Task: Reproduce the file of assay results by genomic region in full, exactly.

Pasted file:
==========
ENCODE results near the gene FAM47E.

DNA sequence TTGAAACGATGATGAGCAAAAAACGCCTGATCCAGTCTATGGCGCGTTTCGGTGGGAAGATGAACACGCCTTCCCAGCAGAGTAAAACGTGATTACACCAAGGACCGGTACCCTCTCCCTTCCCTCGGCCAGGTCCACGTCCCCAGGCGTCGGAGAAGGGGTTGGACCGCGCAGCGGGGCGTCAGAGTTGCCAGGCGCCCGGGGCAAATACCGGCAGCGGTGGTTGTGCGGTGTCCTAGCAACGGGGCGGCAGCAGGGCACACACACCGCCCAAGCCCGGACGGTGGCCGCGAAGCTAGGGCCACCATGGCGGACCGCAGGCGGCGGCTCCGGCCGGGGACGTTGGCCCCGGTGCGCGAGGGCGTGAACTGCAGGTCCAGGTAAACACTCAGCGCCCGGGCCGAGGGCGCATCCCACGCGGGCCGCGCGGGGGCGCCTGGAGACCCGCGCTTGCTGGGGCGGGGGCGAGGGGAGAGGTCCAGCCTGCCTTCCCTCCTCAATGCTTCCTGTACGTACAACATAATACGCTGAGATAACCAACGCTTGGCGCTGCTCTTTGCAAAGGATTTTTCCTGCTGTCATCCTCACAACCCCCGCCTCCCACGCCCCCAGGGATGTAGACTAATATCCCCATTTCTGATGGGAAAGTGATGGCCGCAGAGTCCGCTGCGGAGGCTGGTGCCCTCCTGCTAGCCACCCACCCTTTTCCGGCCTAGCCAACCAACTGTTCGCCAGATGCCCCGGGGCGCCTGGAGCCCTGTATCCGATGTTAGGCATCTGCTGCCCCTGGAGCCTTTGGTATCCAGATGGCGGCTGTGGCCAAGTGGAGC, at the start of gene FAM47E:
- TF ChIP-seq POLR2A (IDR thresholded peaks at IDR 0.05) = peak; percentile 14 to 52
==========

ENCODE results near the gene FAM47E.

DNA sequence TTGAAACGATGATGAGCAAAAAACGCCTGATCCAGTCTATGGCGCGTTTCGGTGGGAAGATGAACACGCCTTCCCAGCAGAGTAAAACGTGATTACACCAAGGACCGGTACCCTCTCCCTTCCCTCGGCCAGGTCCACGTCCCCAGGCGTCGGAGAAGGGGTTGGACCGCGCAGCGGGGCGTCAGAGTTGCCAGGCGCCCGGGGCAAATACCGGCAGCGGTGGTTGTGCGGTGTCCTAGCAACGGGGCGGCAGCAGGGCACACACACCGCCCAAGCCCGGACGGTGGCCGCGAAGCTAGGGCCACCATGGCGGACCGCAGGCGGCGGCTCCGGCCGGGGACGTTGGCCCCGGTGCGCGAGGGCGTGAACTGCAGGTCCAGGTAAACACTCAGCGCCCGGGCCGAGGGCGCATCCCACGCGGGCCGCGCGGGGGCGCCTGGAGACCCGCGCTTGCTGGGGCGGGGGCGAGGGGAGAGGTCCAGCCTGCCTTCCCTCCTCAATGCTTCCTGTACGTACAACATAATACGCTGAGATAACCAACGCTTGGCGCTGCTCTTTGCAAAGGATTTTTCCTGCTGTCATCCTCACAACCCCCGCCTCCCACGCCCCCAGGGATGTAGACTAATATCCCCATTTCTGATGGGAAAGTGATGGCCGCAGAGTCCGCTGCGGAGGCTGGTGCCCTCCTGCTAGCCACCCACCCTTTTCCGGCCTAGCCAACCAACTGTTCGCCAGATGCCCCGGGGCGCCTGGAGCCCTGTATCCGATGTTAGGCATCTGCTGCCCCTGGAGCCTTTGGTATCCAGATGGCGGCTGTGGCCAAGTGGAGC, at the start of gene FAM47E:
- TF ChIP-seq POLR2A (IDR thresholded peaks at IDR 0.05) = peak; percentile 14 to 52